‘BELIEF’ may be pushing it a tad but, in terms of the nation’s mood ahead of tonight’s opening Euro 2016 group game against Russia, there is at least now hope.
Hope that England, for the first time in a decade, may make a positive contribution to a major tournament.
Hope that an exciting new breed of youngsters can help restore a sense of pride to the Three Lions after the debacle of the last World Cup.
And hope that this new exciting generation can, if not this year, then by 2018 finally be in a position to end all those long, long years of hurt for England’s national team.
Just how the next few weeks will pan out for Roy Hodgson and his men, no-one knows. England could go all the way to the final on July 10 or Rooney, Kane et al could be out of Europe a couple of days before the rest of us even have the chance to vote to do the same.
But, regardless of what happens from hereon in, there is a sense of cautious excitement surrounding the Three Lions ahead of tonight’s meeting with Russia in Marseille.
Results have been decent, a host of emerging talents have been bedded in and, as Leicester City so gloriously proved by lifting the Premier League just last month, the unexpected really can happen in modern-day football.
Of course, for Hodgson to follow Claudio Ranieri by leading his side to glory, history will have to be overcome.
For nigh on 50 years, England’s footballers have proved so effective at getting out of Europe that it is a surprise Boris Johnson has not been in touch for advice ahead of the June 23 referendum. This country’s Championships record is abject.
Our first appearance in 1968 brought a semi-final defeat in a four-team finals, while we did at least earn a place in the last four of Euro 96 under Terry Venables on home soil.
Other than that, though, it has been decidedly slim pickings with four of the last 11 tournaments taking place with no English presence at all. Of the other seven, four brought an exit in the group stages.
Compare that to three triumphs by West Germany/Germany and Spain. France also have two Championships to their name, while even Greece won Euro 2004 and Denmark managed to lift the trophy in 1992 despite being on the beach a couple of weeks earlier.
In comparison, England’s record is dismal. So, too, is their record in the opening fixture of a Championships.
Four defeats and four draws from eight games is perhaps as good an illustration as any of why the Three Lions have rarely roared in the Euros. That and the fact England have won just a single knockout fixture in those previous eight appearances in the finals. And even then, that came on penalties against Spain at Wembley 20 summers ago.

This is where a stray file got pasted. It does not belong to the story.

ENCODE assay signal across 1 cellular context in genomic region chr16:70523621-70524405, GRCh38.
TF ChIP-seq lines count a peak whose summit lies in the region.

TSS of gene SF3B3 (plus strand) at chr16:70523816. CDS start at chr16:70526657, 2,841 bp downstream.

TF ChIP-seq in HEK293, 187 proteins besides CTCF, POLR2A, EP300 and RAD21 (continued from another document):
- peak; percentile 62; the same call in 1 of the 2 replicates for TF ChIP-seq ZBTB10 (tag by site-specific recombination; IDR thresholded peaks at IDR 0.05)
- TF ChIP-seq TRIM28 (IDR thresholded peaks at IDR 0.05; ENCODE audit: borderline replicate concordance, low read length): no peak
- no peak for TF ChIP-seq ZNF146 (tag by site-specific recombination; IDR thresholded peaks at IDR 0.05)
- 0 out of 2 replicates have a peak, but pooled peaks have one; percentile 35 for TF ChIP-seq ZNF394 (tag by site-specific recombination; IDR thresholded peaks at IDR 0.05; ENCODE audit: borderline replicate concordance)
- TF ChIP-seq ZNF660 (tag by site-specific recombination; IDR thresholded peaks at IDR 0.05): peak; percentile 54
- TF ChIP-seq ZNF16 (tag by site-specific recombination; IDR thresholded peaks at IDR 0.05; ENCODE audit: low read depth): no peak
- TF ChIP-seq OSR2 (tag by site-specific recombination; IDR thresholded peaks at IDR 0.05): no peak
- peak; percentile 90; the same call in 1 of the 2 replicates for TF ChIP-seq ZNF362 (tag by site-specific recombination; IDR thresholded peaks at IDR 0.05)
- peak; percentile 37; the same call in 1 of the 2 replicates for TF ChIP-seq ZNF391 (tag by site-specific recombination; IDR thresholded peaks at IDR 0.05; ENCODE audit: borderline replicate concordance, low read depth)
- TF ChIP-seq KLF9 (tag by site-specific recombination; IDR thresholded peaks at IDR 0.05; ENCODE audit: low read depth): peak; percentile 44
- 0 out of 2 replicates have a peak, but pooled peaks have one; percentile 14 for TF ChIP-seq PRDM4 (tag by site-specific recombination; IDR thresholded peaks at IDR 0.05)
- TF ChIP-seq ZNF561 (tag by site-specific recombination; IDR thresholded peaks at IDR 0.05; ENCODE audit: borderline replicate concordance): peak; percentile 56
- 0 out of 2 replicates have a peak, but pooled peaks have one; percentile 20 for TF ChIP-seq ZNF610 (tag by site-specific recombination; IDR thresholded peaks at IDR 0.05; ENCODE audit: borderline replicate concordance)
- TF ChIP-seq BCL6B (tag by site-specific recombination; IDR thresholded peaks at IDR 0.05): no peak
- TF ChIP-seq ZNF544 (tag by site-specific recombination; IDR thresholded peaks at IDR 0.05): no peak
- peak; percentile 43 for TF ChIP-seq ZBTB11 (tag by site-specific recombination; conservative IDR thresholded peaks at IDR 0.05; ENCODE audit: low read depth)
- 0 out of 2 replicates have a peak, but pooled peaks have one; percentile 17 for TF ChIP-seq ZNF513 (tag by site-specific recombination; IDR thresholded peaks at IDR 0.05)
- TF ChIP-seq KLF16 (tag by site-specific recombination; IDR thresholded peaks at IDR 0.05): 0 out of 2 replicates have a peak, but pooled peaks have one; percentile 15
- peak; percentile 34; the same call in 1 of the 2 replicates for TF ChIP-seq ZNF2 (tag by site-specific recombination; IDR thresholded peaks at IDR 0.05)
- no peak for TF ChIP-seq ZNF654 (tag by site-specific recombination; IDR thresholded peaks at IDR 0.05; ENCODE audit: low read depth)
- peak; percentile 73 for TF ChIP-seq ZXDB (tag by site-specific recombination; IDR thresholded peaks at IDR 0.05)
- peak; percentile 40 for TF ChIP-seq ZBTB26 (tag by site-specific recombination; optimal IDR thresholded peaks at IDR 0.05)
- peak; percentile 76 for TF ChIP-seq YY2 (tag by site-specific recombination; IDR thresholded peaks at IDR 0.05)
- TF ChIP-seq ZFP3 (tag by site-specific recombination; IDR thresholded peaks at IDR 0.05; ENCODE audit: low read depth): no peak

The need to improve that latter statistic can wait. First, a group containing Russia, Slovakia and Wales has to be negotiated.
Thanks to the new bloated format that means up to three teams go through, victory tonight in Marseille will see Hodgson’s men as good as through to the last 16. Even defeat will not – again thanks to Euro 2016 featuring 24 teams – be too damaging in terms of reaching the knockout stage with four points from the remaining two games likely to be enough.
In terms of gaining an advantage, however, top spot in Group B is a must. That would bring a second-round tie in Paris on June 25 against one of the four best third placed teams.
Just who that would be against is a complicated business thanks to the new format but there is a near 50 per cent chance it would be the third placed team from either Group A (France, Romania, Albania, Switzerland) or Group D (Spain, Turkey, Croatia, Czech Republic).
After that, England, as group winners, could face Portugal, Belgium or Italy in the quarters and France or Spain in the last four.
Alternatively, second place in Group B would bring a clash for Hodgson’s men with the runner-up from Group F (Portugal, Austria, Iceland and Hungary). And if we edge through in third place, get ready for, in all likelihood, Spain or Germany.
Of course, progress in France will only be possible if Hodgson gets his tactics right. England may have a squad top-heavy with attacking talent but the right system will be needed, as the recent friendly against 10-man Portugal proved.
England, with Jamie Vardy and Harry Kane pushed to the fringes and Wayne Rooney playing too far forward, looked a disjointed mess at Wembley and struggled to create anything of note until Raheem Sterling came off the bench.
The Manchester City man may not have had the best of Premier League seasons but he provides width and pace. He needs to be in the side, as does the breakthrough talent of 2015-16, Dele Alli.
That, for me, is why things must change tonight and a switch made to the 4-2-3-1 formation that earned victory over Germany in March.
Kane, who surely must be taken off corner-taking duties to make the most of his predatory talent, starting as the lone frontman would mean Vardy missing out, a sacrifice made necessary by a vulnerable defence needing Jack Wilshere and Eric Dier as a protective barrier if England are to prosper against the very best teams in France.
Wilshere’s fitness, of course, is the big concern. He only played 141 minutes for Arsenal last season and Hodgson is understood to have doubts over the midfielder. If that is the case, expect Adam Lallana to come in ahead of a back four that will contain three Yorkshiremen.
Either way, England do have hope – even if this is accompanied by the nagging fear that a quarter-final exit awaits to leave us alone as the only European-based former World Cup winner to have never tasted success in the Euros.